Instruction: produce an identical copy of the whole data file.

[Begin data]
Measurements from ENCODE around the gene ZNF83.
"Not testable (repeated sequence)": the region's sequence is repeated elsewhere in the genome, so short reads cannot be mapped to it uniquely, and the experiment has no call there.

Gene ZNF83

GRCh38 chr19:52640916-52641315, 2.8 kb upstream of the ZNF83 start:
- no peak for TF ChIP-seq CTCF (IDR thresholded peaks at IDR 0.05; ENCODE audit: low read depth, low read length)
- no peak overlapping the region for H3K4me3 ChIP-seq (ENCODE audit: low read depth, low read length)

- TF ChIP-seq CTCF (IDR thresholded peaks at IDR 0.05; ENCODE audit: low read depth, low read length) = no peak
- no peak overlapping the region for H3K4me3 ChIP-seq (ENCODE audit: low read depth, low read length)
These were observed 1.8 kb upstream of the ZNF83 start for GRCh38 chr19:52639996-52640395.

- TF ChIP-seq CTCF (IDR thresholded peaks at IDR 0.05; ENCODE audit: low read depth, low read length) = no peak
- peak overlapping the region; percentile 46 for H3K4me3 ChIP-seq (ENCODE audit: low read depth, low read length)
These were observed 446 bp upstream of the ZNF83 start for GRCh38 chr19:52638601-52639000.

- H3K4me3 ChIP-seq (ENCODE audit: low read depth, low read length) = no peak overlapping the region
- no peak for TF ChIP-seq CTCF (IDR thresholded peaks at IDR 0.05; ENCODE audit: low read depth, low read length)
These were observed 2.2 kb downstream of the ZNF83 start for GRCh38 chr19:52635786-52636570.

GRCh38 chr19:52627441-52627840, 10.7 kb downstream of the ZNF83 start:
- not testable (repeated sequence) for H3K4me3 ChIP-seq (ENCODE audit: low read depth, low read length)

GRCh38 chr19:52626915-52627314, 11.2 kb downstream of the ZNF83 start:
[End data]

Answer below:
Measurements from ENCODE around the gene ZNF83.
"Not testable (repeated sequence)": the region's sequence is repeated elsewhere in the genome, so short reads cannot be mapped to it uniquely, and the experiment has no call there.

Gene ZNF83

GRCh38 chr19:52640916-52641315, 2.8 kb upstream of the ZNF83 start:
- no peak for TF ChIP-seq CTCF (IDR thresholded peaks at IDR 0.05; ENCODE audit: low read depth, low read length)
- no peak overlapping the region for H3K4me3 ChIP-seq (ENCODE audit: low read depth, low read length)

- TF ChIP-seq CTCF (IDR thresholded peaks at IDR 0.05; ENCODE audit: low read depth, low read length) = no peak
- no peak overlapping the region for H3K4me3 ChIP-seq (ENCODE audit: low read depth, low read length)
These were observed 1.8 kb upstream of the ZNF83 start for GRCh38 chr19:52639996-52640395.

- TF ChIP-seq CTCF (IDR thresholded peaks at IDR 0.05; ENCODE audit: low read depth, low read length) = no peak
- peak overlapping the region; percentile 46 for H3K4me3 ChIP-seq (ENCODE audit: low read depth, low read length)
These were observed 446 bp upstream of the ZNF83 start for GRCh38 chr19:52638601-52639000.

- H3K4me3 ChIP-seq (ENCODE audit: low read depth, low read length) = no peak overlapping the region
- no peak for TF ChIP-seq CTCF (IDR thresholded peaks at IDR 0.05; ENCODE audit: low read depth, low read length)
These were observed 2.2 kb downstream of the ZNF83 start for GRCh38 chr19:52635786-52636570.

GRCh38 chr19:52627441-52627840, 10.7 kb downstream of the ZNF83 start:
- not testable (repeated sequence) for H3K4me3 ChIP-seq (ENCODE audit: low read depth, low read length)

GRCh38 chr19:52626915-52627314, 11.2 kb downstream of the ZNF83 start: